How to Choose the Right Dog Breed for Your Lifestyle

Reviewed, fact-checked & edited by Marcella Raskin.
10 Best For Pets is supported by its readers. If you purchase through links on our site, we may earn an affiliate commission.

Do you dream of having a four-legged friend to come home to? Well, before you run out and adopt the first dog that comes your way, it’s essential to do your research and find the right breed for your lifestyle. Each dog has its unique personality and needs, so it’s vital to pick the breed that will fit into your daily routine. For example, if you work long hours, a high-energy herding breed might not be the best fit. On the other hand, if you have plenty of time to spend with your pup, a lazy bulldog could be perfect. Keep reading for a breakdown of some of the most popular dog breeds and what to consider before bringing one home.

Understand your lifestyle.

Understand your lifestyle

Another key factor is how much time you have to care for a dog. Dogs require lots of attention from their owners, from daily walks and exercise to training and grooming. If you travel a lot or spend a lot of time at work, you might want to consider a breed that doesn’t require as much attention.

First, consider your day-to-day activities. Do you work long hours? Do you have young children who will need lots of attention? Will you be gone for hours at a time? If you work long hours, getting a high-energy breed that needs lots of exercise and attention might not make sense. You might also want to consider a breed that doesn’t need many exercises, such as a bulldog or basset hound.

On the other hand, if you have a lot of time to spend with your dog and will provide them with lots of exercise and attention, you might want to consider a more active breed, such as a husky or beagle. These are just some examples of the types of lifestyle considerations you might want to think about for yourself and your family.

Size and space.

If you live in an apartment or condo, you might want to stick with a smaller breed that doesn’t need much room to exercise. However, if you have a yard and plenty of space for your furry friend to run around, consider a larger breed like a German shepherd or retriever.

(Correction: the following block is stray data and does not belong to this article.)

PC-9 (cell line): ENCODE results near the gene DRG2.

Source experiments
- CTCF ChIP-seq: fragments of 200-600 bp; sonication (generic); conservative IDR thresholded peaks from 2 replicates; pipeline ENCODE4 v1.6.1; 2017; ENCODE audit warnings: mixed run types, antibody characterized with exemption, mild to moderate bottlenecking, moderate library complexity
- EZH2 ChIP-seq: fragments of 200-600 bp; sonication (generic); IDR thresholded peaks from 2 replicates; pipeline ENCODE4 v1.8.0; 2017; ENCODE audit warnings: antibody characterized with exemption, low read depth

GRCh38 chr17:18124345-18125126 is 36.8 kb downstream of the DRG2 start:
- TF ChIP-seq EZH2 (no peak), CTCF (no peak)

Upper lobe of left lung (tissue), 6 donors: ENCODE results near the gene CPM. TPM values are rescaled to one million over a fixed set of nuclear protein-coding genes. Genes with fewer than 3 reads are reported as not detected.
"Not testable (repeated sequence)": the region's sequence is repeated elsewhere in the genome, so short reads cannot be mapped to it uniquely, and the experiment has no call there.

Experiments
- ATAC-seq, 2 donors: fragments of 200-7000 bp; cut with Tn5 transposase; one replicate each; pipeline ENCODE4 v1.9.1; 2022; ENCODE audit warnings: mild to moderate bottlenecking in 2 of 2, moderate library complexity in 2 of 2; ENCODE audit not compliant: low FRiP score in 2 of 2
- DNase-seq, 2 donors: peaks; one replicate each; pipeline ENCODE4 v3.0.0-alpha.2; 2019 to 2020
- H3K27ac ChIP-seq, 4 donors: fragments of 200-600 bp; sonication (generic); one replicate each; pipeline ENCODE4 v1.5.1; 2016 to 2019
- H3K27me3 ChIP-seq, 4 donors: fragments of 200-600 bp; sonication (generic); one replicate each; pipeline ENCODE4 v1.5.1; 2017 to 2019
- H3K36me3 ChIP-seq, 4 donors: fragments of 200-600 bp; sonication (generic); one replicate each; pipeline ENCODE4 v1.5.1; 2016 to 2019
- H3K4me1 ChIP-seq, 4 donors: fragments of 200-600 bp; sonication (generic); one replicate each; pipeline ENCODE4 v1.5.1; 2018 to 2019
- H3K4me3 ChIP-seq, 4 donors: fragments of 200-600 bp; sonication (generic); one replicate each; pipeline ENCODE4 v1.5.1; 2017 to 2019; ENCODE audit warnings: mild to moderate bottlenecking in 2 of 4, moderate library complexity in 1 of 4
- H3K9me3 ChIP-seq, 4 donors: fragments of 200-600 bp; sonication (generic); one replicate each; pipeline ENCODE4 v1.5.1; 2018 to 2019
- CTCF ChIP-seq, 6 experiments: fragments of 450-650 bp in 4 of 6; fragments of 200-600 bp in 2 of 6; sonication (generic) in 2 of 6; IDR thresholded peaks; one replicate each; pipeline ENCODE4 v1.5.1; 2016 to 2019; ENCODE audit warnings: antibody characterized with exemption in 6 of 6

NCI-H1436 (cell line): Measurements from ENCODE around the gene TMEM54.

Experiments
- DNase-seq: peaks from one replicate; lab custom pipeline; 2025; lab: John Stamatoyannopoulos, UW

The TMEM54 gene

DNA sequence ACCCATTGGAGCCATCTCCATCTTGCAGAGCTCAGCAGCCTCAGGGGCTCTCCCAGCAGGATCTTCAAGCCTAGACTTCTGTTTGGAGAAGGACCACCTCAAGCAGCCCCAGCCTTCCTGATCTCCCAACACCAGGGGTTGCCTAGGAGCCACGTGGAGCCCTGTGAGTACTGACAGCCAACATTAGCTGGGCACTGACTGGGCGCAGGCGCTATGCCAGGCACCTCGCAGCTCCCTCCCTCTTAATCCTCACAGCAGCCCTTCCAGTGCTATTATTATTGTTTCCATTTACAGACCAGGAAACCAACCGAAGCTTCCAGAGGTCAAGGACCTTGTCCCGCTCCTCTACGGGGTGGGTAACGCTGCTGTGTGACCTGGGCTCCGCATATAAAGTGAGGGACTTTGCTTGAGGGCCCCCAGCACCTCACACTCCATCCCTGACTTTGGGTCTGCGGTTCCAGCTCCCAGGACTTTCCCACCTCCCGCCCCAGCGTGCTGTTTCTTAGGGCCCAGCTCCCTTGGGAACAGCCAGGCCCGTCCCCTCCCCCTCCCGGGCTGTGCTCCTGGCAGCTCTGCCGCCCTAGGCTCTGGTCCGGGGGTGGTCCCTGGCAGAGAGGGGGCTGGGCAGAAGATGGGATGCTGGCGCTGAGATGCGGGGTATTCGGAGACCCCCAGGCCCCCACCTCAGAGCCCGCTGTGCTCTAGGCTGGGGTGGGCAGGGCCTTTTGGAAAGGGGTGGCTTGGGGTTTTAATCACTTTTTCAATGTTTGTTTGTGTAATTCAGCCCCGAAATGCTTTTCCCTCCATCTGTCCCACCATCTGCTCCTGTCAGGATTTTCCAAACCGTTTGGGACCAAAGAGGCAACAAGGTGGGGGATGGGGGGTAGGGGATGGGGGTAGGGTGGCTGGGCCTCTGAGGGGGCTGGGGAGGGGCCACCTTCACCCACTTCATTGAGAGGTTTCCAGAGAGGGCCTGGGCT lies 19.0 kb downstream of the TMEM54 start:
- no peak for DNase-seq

In general, large breeds need a lot of space to stretch their legs and exert energy. While they may be friendly and docile at home, they can become destructive if left alone for too long. Their size also makes it important to train them early so that they learn how to behave around people and other animals. On the other hand, small breeds tend to be very active indoors, require less exercise, and are often great with kids and other pets.

Behavior and personality.

Just like people, all dogs have unique personalities and temperaments. Some breeds are more aggressive than others and may not be the best fit for every owner. Some breeds are known to be more “high-strung” or easily agitated, such as terriers or sighthounds. If you have young children, it might be best to avoid these breeds for your family’s safety.

You’ll also want to consider your dog’s overall temperament. Do you need a very obedient dog? Or are you okay with some barking and digging? Think about the types of behaviors that might drive you crazy, then find a breed that matches your needs.

If you’re looking for an obedient dog that will follow your commands and listen to you, it might be best to look into herding or sporting breeds. On the other hand, if you don’t mind spending lots of time training your dog, you might want to consider a breed known for being very intelligent. These include hounds or terriers.

Be prepared for lots of shedding and drooling.

beagles

Breeds that shed a lot will leave behind lots of hair in your house. If you don’t like cleaning up hairballs, you might want to consider a low-shedding breed like poodles or bichon fries. However, keep in mind that grooming these types of breeds is still very important for their health.

Lastly, if you live with someone allergic to dogs, you might want to consult them before choosing a breed. While it’s not always the case, some breeds are known to cause more allergies than others. Some dog breeds are hypo-allergenic, producing fewer allergens than other dogs.

If you’re looking for a hypo-allergenic breed, beagles are generally thought to be the best options. Other hypo-allergenic breeds include poodles, bichon fries, and basset hounds.

However, keep in mind that hypo-allergenic breeds may still cause an allergic reaction in some people. If you think you or your family member is sensitive to pets, be sure to consult with your doctor before bringing home a dog.

Choose an age-appropriate breed.

Not all breeds are ready to be a family pet at puppy age. Some dogs mature into an adult personality around three years of age, and some can take up to five or six years. If you want to adopt a puppy, talk with your veterinarian about the appropriate age for bringing one home.